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How can you prevent DeFi projects from being cloned and exterminated?

Ian Lee, crypto startup investor and CEO of IDEO, has revealed this DeFi protocols can be prevented from being cloned and made illiquid by improving design and governance from the start.

When SushiSwap forked from Uniswap on Friday August 28th, it suggested the start of a wave of similarly cloned DeFi protocols due to their open source nature. Projects that require years of research and development, go through multiple security reviews, and attract millions in seed capital can easily be cloned with little or no resources..

Lee said that on a blog about Substack Improving the design and governance of tokenomics makes the protocol more valuable. He said that too Integration with existing DeFi platforms and pre-planning updates to introduce better rewards and features Then, deploying them right when a branch appears can make existing logs more resilient in the future.

How can you prevent DeFi projects from being cloned and exterminated?
How can you prevent DeFi projects from being cloned and exterminated?

Said Today’s high yield farmers want better rewards, a native mark that increases in value over time, and improved logs that keeps the platform ahead of the competition. Give that to them and you can help ensure the longevity of your project.

This is timely advice in light of this SushiSwap managed to obtain over $ 1 billion in crypto collateral from Uniswap in just five days. He achieved it through Offer better rewards to support farmersThis in this case was owned by the protocol by SUSHI government tokens, the price of which has also increased.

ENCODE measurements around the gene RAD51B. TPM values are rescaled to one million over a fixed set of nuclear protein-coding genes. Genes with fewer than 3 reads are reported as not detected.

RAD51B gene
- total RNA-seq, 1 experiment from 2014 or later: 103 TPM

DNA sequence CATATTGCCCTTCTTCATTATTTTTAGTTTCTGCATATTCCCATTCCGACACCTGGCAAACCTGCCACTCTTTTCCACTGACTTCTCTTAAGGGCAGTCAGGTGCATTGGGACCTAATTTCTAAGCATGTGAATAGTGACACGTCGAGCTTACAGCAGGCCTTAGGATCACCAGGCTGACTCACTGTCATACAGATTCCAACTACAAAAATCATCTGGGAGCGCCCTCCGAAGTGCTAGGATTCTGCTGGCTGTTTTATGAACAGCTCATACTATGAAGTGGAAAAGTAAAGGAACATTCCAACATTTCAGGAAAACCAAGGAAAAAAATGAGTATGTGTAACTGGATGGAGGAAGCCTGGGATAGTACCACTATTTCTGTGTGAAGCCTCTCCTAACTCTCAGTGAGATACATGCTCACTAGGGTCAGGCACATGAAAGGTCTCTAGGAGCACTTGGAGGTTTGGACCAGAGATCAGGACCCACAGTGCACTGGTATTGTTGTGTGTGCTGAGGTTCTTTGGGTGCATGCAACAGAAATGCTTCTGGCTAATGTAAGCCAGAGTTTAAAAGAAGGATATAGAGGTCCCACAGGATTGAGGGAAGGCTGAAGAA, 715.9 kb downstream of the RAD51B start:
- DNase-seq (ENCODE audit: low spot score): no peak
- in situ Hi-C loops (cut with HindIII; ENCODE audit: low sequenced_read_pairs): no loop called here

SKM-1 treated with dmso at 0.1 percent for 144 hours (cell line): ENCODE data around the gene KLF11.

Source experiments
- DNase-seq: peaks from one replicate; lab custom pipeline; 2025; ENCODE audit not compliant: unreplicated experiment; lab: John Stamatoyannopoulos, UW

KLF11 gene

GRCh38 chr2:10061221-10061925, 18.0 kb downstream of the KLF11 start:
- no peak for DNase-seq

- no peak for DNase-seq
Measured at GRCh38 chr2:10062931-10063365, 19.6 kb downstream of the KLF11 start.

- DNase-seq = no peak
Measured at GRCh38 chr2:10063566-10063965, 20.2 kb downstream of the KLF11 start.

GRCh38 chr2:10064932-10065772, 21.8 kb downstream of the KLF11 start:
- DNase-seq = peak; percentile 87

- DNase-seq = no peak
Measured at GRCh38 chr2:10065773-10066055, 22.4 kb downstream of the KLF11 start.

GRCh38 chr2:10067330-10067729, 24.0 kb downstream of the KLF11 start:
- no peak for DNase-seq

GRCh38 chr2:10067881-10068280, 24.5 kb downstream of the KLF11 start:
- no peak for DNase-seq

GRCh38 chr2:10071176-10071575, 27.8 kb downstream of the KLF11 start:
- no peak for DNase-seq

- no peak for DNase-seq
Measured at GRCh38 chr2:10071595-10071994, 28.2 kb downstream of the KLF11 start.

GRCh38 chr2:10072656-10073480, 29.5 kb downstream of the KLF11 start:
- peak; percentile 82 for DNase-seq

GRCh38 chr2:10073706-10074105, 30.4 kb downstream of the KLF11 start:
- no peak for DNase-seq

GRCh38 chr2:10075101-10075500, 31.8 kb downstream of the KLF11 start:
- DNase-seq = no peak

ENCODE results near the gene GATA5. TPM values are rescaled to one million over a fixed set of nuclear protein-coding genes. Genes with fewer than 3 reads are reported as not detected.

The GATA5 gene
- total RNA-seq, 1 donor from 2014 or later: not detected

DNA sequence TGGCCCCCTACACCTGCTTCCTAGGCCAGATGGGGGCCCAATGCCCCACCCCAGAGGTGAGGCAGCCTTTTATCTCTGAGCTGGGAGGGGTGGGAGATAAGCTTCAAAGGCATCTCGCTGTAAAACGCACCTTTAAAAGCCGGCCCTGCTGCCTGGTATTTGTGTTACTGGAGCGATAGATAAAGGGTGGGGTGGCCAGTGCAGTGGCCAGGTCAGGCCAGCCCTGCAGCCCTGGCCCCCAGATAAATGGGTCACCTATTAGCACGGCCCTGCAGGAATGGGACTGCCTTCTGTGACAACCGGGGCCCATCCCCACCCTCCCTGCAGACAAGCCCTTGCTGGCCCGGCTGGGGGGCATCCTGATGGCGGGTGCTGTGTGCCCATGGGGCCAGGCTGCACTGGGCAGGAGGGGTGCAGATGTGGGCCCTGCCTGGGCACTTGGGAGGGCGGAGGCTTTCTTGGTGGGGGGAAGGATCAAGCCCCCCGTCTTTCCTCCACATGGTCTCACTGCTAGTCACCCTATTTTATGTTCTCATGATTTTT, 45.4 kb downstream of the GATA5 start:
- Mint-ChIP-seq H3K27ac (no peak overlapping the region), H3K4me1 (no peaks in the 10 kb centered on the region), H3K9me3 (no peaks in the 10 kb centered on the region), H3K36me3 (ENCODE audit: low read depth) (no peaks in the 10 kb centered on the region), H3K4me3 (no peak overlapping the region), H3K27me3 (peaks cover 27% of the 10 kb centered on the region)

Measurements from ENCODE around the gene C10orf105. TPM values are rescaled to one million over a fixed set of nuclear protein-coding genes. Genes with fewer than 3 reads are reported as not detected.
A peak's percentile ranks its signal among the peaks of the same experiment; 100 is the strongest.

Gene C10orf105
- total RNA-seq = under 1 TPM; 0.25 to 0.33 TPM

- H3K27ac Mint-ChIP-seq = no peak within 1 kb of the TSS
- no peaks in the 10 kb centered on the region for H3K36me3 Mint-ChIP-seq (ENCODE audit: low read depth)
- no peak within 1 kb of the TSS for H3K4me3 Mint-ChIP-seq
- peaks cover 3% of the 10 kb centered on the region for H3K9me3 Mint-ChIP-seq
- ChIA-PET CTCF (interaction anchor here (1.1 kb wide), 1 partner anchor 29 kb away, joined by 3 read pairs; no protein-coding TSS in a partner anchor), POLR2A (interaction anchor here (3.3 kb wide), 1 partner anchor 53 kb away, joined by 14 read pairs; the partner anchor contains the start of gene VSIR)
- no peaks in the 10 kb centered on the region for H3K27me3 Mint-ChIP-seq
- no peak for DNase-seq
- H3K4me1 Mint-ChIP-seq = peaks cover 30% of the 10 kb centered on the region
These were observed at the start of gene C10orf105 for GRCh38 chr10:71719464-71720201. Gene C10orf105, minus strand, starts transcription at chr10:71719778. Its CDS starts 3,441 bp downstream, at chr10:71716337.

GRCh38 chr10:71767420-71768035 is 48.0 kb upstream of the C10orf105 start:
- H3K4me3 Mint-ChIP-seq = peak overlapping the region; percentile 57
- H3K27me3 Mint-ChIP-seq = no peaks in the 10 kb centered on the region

Uniswap was vulnerable because it doesn’t have its own government token yet and only offers its liquidity providers a 0.3% share of the trading rate. According to the Sushiboard analysis platform, more than 73% of the TVL (Total Locked Value) has now been transferred from Uniswap to SushiSwap.

Another key difference is that Uniswap has raised a significant amount of capital from VCs in one funding round, while SushiSwap is offering the rewards to its community owners. The VC funding model may need to be revised for future DeFi protocols.

But How should you react if you’re on the core team for a DeFi protocol and see someone trying to take over your patch (or patch)? Vance Spencer, co-founder of Framework Ventures, conducted a survey on Twitter in which he gave three options for the case of a bifurcated protocol.

You see someone trying to share your log

You should…

-Adopt it

-Fight him

-Complain

Most of the answers were more than 70% at the time of this writing, said he would accept it instead of fighting or complaining about it. Robert Leshner, CEO of Compound Finance, agreed with the sentiment, adding:

“”Try to help them make it safe. Nobody wants a $ 100 million DeFi disaster, and they’re giving up the old stuff anyway. “

As DeFi evolves, Fork logs will be more common, so reluctant acceptance might be the only answer.

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